Monday, 27 August 2012

Sir Bernard Lovell

I'm playing catch-up in flagging the obit of Sir Bernard Lovell, who died on 6 August and who's obits were published immediately afterwards:-

BBC 7 August 2012 
Daily Telegraph 7 August 2012
Guardian 7 August 2012 (by Sir Fred Hoyle)
The Independent 15 August 2012

A week later the Telegraph carried a longer, more thoughtful piece about his legacy.
He was described by Sir Patrick Moore as the 'Isaac Newton of radio astronomy'.

Sir Bernard and the telescope that was eventually named after him
Bernard Lovell was born in Bristol on 13 August 1913.  Like Arthur C. Clarke and Prof Colin Pillinger he never lost his West Country burr, which in later years made him stand out in television and radio interviews.  He was educated at the University of Bristol and then joined the University of Manchester.  During the War Lovell was in charge of a team developing radar systems which enabled night fighters to locate enemy aircraft, improved the aim of bombers during night raids, and enabled Coastal Command aircraft to detect submarines surfacing under cover of darkness.

With the end of the War, he used his contacts to acquire Army-surplus mobile radar units to further his researches into cosmic rays.  There was too much interference in Manchester, so he moved the equipment to the University's Botanical Gardens at Jodrell Bank.  There he eventually scraped together funding to build the radio observatory.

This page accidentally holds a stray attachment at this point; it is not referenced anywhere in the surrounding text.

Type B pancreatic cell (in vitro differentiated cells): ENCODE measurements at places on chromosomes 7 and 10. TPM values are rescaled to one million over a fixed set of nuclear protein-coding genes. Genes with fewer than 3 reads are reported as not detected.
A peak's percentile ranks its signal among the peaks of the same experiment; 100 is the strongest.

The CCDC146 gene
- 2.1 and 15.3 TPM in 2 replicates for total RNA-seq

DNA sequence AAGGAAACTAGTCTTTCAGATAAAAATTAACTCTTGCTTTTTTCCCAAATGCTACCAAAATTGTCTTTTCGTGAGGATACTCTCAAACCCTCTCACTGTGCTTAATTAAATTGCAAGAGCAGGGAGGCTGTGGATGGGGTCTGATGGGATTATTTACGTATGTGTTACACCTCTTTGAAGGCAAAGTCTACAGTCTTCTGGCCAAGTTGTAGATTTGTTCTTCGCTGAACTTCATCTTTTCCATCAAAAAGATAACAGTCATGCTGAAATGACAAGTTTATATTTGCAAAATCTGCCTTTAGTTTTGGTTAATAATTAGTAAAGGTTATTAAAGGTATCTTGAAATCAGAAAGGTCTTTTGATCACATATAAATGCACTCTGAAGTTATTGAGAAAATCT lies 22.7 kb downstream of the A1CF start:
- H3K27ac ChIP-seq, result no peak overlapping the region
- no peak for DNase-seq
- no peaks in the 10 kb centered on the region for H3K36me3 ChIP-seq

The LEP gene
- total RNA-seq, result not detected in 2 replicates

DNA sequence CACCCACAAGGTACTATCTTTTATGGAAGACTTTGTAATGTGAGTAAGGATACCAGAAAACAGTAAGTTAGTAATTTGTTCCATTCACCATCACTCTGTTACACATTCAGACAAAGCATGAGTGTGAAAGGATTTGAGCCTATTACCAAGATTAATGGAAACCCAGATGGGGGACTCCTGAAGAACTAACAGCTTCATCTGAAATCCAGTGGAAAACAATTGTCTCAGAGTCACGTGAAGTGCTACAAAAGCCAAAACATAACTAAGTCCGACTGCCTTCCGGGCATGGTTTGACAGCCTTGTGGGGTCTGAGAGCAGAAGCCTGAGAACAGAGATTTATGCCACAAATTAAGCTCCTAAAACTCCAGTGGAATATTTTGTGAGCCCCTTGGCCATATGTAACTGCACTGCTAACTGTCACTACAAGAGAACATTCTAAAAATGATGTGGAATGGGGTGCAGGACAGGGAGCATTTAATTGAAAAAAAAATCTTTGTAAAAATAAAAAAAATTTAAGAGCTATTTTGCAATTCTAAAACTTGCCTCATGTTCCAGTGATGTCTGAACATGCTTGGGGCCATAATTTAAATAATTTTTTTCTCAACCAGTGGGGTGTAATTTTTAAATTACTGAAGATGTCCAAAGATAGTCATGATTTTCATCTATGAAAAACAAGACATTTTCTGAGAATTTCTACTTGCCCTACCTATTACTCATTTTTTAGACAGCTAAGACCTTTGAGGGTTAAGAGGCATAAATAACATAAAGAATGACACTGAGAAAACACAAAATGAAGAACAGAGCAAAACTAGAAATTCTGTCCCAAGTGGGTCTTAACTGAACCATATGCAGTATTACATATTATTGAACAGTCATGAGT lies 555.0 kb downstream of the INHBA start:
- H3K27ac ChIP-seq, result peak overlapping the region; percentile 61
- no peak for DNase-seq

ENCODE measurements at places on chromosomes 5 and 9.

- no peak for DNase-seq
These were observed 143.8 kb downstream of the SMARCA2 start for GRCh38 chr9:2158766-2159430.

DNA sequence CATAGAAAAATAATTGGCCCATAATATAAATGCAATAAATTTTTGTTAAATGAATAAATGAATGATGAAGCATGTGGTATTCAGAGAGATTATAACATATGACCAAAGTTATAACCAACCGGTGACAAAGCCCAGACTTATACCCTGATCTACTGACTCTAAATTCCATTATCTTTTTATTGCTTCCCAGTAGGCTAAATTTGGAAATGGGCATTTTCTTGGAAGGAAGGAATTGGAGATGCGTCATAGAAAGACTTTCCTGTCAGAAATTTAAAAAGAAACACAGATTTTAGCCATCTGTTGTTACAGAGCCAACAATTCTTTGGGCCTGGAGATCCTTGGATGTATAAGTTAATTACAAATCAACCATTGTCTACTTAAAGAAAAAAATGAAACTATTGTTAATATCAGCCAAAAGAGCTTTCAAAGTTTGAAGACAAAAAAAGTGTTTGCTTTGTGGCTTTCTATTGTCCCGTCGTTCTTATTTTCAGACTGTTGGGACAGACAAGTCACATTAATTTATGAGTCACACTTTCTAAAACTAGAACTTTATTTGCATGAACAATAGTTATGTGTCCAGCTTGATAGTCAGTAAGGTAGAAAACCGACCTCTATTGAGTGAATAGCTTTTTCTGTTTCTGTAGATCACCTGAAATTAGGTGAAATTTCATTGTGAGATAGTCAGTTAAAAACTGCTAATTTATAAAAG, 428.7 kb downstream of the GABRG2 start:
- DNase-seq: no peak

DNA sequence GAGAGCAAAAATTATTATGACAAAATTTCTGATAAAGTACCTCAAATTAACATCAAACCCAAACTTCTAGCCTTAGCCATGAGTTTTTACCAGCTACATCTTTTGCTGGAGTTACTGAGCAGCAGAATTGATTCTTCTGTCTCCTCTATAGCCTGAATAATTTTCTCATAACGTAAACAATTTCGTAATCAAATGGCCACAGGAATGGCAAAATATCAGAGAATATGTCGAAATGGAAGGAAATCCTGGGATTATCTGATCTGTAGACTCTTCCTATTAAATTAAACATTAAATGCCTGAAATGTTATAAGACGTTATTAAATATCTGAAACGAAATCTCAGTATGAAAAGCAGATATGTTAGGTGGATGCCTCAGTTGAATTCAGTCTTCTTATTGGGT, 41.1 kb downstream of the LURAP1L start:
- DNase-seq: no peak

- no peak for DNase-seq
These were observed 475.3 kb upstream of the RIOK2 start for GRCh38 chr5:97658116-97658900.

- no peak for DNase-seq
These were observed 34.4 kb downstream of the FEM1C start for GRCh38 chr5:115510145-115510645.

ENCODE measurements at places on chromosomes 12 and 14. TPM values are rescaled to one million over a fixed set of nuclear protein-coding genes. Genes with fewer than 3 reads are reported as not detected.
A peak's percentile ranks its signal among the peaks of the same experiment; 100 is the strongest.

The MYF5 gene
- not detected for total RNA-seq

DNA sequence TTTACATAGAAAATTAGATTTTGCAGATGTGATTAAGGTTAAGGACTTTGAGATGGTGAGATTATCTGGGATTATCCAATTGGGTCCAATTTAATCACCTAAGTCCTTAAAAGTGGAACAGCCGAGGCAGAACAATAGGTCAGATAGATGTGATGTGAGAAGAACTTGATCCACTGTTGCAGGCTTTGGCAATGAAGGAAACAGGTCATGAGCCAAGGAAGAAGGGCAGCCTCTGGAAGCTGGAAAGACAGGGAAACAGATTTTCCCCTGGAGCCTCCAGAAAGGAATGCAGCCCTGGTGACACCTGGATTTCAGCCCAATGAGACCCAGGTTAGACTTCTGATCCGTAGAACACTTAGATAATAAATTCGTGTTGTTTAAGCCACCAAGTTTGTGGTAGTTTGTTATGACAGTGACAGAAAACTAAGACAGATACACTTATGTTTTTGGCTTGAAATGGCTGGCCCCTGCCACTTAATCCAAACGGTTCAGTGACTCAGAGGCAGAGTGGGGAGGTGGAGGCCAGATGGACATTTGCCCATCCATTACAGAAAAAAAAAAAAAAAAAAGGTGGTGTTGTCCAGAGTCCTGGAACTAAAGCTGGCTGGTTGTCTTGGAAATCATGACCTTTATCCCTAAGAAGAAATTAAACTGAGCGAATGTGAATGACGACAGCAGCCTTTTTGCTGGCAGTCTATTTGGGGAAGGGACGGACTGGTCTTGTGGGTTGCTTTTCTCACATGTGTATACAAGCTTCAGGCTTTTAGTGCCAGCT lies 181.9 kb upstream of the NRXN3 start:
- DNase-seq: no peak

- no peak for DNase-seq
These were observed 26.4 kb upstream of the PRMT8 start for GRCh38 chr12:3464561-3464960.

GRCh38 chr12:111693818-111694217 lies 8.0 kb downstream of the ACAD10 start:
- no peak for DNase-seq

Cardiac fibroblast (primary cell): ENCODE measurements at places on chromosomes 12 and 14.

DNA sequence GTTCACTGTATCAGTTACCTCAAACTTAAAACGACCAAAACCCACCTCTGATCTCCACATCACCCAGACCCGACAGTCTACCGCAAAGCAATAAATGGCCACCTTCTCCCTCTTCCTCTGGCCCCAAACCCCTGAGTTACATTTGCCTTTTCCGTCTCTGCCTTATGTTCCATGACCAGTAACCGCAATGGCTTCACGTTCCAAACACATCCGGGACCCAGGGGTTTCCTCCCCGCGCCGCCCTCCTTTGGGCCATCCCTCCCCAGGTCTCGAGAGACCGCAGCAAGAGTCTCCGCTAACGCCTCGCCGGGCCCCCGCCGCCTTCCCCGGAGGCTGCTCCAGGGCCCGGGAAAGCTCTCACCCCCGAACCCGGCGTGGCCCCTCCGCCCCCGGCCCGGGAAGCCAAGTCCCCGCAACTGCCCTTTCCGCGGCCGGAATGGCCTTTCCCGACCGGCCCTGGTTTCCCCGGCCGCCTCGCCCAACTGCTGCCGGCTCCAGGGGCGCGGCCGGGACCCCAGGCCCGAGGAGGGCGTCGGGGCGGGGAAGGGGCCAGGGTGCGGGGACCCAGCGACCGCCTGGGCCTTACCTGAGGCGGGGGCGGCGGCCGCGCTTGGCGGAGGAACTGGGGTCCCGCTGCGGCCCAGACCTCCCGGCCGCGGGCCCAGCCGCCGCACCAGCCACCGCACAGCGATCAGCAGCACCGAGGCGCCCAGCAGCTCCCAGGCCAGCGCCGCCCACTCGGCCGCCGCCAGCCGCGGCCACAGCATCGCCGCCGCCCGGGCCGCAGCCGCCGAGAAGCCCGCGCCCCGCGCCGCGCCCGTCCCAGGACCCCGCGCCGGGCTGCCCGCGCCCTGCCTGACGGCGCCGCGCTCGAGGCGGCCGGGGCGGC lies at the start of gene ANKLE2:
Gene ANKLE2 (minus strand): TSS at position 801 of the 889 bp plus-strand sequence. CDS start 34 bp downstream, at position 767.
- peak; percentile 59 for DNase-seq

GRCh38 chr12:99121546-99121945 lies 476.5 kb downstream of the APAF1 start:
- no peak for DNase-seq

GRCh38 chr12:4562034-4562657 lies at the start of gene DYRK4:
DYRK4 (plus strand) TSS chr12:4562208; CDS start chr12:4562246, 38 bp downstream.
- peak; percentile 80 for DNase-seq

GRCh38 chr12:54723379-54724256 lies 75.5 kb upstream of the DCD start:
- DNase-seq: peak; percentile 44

Early days at Jodrell Bank
 The Telegraph obit says that
the story of Jodrell Bank could serve as a metaphor for post-war British scientific and industrial development. Built in an atmosphere of argument and recrimination over its cost, and plagued by constant union disputes and sniping press comment, it nevertheless triumphed against all the odds, contributing greatly to Britain’s scientific reputation and to our understanding of deep space.

The telescope came on-line a few months before Sputnik was launched (it was the only telescope in the Western Hemisphere capable of tracking the satellite), and Lovell soon found himself enmeshed in the Space Race and Cold War. He claimed he was the subject of a Soviet assassination attempt.

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